Mexican Peso Continues Free Fall in Wake of Trump Win

In just ten weeks, Donald Trump’s U.S. election win has already wounded Mexico’s economy and its currency, the peso.

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Trump’s campaign promises to build a wall on the Mexican border, restrict remittances and impose punitive taxes on Mexico’s manufacturing exports have created an environment of uncertainty and triggered a sharp deterioration in the peso’s value. The peso on Thursday tumbled to another all-time low against the dollar one day after the president-elect’s first press conference pushed the currency into freefall. So far, in 2017 the peso is the worst performing currency among the world’s 16 most traded currencies.

For now, Mexico’s economy is caught in a sort of purgatory
as some investors are dumping Mexican assets and others are hesitating, deciding whether to stay or join the exodus.

Until Trump clearly defines his administration’s stance when

it comes to managing the cross-border relationship,
Mexico’s economy will continue to be stuck in a sort of limbo, experts said. For now, however, most analysts remain confident that Trump will avoid taking an overtly hostile stance with Mexico and that, in the medium term, its economy will stabilize and recover.

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Ricardo Cano, a Miami-based investment banker at Gateway

Capital Advisors, told that investors are taking a
“wait-and-see” approach. “It may be easier to see what will happen in three months, or six months,” he said.

Mexico’s central bank has tried propping up the peso’s value by intervening in the currency market. The central bank started 2017 with a major $2 billion peso purchase in an effort to boost its value, but so far it has not stopped the bleeding.

Feeling the Squeeze

The biggest concern in Mexico is that a weak peso will spur inflation as consumers pay more for imported goods.

Over the course of the last few months, the peso’s continued devaluation has hit Mexican consumers hard when it comes to imported products such as electronics, motorcycles and automobiles. Items imported from the U.S. have practically doubled their peso cost since the start of 2013.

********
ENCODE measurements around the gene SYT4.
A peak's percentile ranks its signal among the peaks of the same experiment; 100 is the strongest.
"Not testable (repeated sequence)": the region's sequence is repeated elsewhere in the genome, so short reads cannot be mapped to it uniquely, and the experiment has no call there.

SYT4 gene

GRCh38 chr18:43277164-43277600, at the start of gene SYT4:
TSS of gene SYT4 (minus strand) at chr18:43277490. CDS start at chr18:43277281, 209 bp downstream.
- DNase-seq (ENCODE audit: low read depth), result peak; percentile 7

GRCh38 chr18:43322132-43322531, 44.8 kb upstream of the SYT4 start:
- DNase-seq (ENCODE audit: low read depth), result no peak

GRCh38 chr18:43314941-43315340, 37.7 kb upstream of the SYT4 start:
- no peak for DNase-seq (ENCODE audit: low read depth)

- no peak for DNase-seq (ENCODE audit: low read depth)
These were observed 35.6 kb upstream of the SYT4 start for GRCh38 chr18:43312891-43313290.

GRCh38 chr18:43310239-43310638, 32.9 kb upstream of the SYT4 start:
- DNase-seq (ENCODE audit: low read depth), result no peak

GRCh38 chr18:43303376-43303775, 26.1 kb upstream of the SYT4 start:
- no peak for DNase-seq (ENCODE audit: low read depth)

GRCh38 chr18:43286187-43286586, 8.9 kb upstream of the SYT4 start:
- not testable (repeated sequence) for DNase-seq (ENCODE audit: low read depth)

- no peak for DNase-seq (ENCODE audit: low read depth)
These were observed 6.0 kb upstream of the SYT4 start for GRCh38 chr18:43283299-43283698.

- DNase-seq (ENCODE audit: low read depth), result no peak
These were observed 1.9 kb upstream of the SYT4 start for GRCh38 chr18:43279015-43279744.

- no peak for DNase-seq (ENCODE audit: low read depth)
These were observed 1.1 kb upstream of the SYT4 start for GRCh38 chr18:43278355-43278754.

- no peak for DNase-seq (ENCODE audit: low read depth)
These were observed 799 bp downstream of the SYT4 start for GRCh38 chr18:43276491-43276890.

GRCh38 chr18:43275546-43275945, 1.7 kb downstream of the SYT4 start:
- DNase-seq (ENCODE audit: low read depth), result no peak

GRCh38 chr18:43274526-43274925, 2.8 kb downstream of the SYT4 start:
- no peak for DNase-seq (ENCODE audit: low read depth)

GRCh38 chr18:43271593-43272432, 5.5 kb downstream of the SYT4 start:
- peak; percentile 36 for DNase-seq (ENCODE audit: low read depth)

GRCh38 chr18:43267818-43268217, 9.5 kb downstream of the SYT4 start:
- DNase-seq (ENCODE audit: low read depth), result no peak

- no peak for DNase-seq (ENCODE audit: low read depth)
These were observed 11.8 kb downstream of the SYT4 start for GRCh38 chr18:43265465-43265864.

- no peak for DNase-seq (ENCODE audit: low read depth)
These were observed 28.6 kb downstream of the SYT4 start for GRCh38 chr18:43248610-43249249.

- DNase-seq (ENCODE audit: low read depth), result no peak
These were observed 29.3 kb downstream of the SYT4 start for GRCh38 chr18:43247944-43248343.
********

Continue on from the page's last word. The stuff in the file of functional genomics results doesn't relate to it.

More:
Although Mexico’s National Consumer Price Index, a measure
of inflation, increased by 2.7% in the third quarter of 2016, many of the everyday items people consume have increased more dramatically. For instance, prices for fruits and vegetables jumped by 8.5% between July and September. Food, beverages and tobacco jumped by 3.7%.

Inflation and expensive imports are hard to accommodate when the economy as a whole isn’t performing impressively. Right now, Mexico is dealing with a difficult mix of factors. Low oil prices hurt export revenues.

Time to Invest in the Mexican Peso?

Time to Invest in the Mexican Peso?

Nomura G10 FX Strategy global head Jens Nordvig on currency investing.

Ford’s recent decision to cancel a $1.6 billion investment in Mexico is another major blow. The fact that other car companies
are also re-evaluating their moves to Mexico following a pounding by Trump is another issue. And Trump’s criticism of Mexico and his proposed border have caused the country’s economy to sputter.

Cameron Brandt, the director of research at EPFR Global, a Cambridge, Massachusetts-based investment research company, told, “there's still a lot of uncertainty. Fund managers are cutting their exposure to Mexico.”

The Road Ahead

So far, however, many analysts continue to hold a positive outlook for the recovery of the peso and Mexico’s economy.

Mark Schaltuper, the Global Head of Country Risk at BMI Research, a New York-based advisory company, told that the peso is “extremely undervalued.”

“Negative sentiment is at extremes,” he said. “Although near-term concerns about Trump's presidency are likely to see continued volatility, we think the currency will jump back on the mildest positive news.”

Schaltuper said he is confident that unless Trump declares a full on trade war with Mexico, investment, economic activity and the peso are all going to recover.

“The currency,” he said, “will snap back.”